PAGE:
Leaning Back…

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As I write this I am prepping to leave for a meeting in New York in the morning and coming off a long weekend trip to Texas to attend a conference, which capped off a week of lots of work, appointments, meetings, blogging and truly exhausting personal obligations. Oh yeah, and that whole “book” thing. I am bone tired; weary to the point of collapse and yet there is an voice in my head saying “You are not doing enough. Try harder.” Have you ever heard that voice? I bet you have.

As women I think we have it pretty tough.  I think we are fierce competitors, more-so then men in many ways, and we are easily and often overlooking our health in order to maintain crazy schedules, our families, friendships and bodies.  I feel there is this obtuse goal of becoming the impossibly perfect woman who has a demanding full time job, is a wonderfully engaged mother and wife, amazing cook (gluten/sugar/dairy free of course), attends five spin/barre/yoga/pilates classes a week, sleeps 8 hours, voluteers for the greater good  and is dressed to the nines and, while doing so, is perfectly relaxed. Namaste.

But no one can do all that (with out a team of full time personal assistants and nannies, at least).  In this Lean In era though, the pressure to do more and be more is everywhere.   I don’t even take time to draw in full breaths never mind meditate.  It’s not a sustainable pace of life and I am starting to feel like as a gender, we need to both lean in as well as know when to “lean back”.  I came across this article from the Washington Post about just this- the working woman (that includes you stay at home Moms) and her inability to stop and take in life’s true joys because we’re trying to do too much.  This quote in particular sums it up quite perfectly:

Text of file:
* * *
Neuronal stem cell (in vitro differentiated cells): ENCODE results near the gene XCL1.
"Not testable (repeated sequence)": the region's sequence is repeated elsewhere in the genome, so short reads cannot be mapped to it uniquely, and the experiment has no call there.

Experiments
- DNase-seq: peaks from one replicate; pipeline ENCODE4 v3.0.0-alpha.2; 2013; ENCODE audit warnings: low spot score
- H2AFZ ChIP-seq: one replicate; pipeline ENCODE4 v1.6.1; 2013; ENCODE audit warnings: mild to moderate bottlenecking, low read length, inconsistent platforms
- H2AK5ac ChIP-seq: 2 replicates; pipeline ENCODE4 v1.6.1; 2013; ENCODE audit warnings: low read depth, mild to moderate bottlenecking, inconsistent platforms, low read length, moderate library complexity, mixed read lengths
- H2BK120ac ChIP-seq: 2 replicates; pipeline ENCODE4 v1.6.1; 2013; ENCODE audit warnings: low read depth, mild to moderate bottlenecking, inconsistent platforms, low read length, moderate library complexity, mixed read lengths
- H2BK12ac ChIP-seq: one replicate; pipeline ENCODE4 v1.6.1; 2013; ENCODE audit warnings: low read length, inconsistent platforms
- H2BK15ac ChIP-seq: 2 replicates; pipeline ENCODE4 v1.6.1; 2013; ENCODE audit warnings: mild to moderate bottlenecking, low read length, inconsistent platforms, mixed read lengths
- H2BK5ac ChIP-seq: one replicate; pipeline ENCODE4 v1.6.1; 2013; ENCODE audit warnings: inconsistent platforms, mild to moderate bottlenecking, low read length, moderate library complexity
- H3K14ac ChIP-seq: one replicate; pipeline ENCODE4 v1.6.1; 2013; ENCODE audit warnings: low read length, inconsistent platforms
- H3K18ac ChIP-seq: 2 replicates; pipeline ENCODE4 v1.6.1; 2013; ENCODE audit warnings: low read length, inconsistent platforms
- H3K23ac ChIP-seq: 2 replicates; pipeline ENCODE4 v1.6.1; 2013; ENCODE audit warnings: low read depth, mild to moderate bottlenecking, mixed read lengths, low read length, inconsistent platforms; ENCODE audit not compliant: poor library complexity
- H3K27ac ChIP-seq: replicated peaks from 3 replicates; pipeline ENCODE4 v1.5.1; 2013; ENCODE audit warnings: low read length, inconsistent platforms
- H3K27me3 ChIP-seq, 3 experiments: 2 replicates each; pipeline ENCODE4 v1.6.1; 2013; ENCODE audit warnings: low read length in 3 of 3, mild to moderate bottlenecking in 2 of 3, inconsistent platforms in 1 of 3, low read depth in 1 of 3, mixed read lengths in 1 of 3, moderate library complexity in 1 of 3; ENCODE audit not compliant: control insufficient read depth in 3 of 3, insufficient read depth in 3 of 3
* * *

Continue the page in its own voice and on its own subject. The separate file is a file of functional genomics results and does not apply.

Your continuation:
Americans work around the clock to be a success, wearing exhaustion like a badge of honor. In the process, they miss a lot of important stuff. Success is less about money and more about valuing wisdom and wonder, giving to others and well-being.

I’ve totally felt like there are other bloggers, writers and designers out there working until 1 a.m. and felt guilty when I turn in at 9:30 for bed.  I’ve berated myself for not more fiercely going after new, bigger business when I already have a wait list.  Just as I’m sure there are others who feel the need to stay in the office until 9pm and still get up for a 6 am run instead of sleeping in an extra hour, or moms who feel they need to produce some incredible Pinterest-sourced kids activities when really all they need is to put them in front of a Disney movie for a little and sit down with a magazine. There is this guilt associated with taking a break, this feeling that others aren’t and so you shouldn’t either. But in reality what we need to do is feel proud of what we’ve accomplished, keep working hard (of course) but also balance that work with more healthy behavior.  For example, I’ve stopped doing yoga in favor of working more.  I’m not taking that time to get myself off the grid anymore and it’s showing now. I feel out of shape,  sluggish and so much more stressed.  And while I know that my career and life are very blessed, that doesn’t mean I don’t feel broken from the pressure and pace sometimes.